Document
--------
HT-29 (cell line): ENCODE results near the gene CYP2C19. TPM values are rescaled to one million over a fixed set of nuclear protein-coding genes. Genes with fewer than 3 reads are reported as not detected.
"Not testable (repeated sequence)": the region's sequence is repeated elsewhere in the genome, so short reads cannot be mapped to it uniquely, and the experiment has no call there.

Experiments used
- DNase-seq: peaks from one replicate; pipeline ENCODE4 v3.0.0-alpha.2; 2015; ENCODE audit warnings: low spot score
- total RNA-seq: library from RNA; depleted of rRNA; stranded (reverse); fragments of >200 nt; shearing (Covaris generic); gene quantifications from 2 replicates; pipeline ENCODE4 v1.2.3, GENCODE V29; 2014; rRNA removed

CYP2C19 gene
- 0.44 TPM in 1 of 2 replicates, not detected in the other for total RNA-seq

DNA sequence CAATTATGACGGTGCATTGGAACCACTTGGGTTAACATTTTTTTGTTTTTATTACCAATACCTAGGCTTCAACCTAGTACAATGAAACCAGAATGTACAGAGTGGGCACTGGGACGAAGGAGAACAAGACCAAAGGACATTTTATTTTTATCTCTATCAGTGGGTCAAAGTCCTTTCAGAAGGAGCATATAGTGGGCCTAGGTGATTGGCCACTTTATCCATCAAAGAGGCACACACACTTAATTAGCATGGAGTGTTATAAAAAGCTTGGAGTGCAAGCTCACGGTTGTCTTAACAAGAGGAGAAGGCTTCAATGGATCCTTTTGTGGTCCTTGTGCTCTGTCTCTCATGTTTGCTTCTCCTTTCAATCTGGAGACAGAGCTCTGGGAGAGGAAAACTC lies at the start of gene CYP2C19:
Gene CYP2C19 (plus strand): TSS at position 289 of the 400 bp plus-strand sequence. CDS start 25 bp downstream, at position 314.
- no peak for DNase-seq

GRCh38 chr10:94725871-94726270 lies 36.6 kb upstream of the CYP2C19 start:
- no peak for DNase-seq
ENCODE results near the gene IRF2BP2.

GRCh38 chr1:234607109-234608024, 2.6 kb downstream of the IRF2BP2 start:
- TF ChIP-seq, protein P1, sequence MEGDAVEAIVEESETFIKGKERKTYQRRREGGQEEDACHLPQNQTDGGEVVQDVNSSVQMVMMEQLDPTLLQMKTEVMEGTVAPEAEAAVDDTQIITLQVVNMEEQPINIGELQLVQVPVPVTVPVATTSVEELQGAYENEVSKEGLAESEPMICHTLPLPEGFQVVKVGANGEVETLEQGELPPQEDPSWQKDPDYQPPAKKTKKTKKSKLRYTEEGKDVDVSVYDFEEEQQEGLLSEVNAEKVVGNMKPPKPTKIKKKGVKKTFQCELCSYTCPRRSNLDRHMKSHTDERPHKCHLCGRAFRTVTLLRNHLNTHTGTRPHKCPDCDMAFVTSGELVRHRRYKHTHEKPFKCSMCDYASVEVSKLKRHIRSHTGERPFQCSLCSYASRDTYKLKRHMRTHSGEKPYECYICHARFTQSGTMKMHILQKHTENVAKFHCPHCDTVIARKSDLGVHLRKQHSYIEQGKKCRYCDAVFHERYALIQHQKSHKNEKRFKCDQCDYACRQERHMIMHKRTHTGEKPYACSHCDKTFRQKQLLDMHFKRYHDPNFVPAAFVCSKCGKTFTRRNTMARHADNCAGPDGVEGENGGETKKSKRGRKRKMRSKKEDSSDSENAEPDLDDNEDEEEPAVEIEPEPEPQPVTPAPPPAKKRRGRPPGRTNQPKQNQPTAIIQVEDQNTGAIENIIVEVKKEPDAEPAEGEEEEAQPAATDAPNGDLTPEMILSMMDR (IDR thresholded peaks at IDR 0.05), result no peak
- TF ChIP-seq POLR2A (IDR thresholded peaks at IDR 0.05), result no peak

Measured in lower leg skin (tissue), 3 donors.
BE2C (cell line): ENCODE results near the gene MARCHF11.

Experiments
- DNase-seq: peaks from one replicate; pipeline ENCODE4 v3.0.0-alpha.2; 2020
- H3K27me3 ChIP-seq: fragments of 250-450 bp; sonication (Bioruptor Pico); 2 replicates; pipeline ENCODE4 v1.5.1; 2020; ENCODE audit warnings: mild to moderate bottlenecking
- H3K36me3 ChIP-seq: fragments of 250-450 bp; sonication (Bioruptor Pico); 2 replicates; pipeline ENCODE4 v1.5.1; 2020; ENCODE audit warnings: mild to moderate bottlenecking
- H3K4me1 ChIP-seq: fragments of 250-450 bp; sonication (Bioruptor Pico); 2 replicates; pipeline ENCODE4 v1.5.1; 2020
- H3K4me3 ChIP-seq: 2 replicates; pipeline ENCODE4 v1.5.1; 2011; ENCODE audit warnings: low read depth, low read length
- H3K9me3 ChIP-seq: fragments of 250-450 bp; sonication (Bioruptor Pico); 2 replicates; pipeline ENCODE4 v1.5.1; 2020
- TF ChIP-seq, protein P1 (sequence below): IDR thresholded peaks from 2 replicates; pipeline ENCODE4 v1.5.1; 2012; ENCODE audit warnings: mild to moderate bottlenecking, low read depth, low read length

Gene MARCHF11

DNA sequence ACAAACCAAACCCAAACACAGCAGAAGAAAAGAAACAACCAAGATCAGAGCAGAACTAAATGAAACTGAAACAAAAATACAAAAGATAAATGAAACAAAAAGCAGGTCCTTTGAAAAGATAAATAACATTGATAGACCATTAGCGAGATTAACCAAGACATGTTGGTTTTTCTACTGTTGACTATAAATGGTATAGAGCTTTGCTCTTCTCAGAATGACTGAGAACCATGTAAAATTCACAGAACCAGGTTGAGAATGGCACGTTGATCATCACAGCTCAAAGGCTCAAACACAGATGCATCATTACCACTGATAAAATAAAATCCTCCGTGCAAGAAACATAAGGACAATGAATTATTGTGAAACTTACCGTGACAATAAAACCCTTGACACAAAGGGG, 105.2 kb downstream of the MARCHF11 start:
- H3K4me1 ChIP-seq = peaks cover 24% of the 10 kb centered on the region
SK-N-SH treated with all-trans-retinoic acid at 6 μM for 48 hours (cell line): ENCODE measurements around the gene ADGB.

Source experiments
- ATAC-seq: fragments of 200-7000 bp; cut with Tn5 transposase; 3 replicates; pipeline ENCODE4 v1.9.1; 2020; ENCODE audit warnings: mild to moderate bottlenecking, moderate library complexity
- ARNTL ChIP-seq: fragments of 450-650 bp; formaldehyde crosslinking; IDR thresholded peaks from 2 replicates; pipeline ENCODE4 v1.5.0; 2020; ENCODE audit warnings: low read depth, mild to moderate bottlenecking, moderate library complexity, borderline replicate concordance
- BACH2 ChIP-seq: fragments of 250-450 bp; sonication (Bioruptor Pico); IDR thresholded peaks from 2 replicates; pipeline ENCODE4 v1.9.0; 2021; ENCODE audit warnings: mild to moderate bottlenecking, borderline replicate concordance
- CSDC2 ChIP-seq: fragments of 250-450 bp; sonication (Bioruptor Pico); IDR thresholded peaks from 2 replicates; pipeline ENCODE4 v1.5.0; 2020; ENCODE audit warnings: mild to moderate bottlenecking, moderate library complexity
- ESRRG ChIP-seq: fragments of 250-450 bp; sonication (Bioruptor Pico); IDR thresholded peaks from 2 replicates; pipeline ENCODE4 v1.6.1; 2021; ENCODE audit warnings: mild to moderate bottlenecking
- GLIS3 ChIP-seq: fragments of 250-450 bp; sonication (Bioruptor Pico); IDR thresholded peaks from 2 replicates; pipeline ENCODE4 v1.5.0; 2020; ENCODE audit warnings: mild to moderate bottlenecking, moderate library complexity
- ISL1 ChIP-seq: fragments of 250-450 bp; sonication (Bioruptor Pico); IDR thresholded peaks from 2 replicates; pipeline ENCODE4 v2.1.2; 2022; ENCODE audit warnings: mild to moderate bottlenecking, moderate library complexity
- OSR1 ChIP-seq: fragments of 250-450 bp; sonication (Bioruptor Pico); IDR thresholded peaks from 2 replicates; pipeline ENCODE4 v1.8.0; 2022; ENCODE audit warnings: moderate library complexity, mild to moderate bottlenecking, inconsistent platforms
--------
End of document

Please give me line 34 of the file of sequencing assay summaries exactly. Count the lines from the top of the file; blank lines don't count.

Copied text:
- BACH2 ChIP-seq: fragments of 250-450 bp; sonication (Bioruptor Pico); IDR thresholded peaks from 2 replicates; pipeline ENCODE4 v1.9.0; 2021; ENCODE audit warnings: mild to moderate bottlenecking, borderline replicate concordance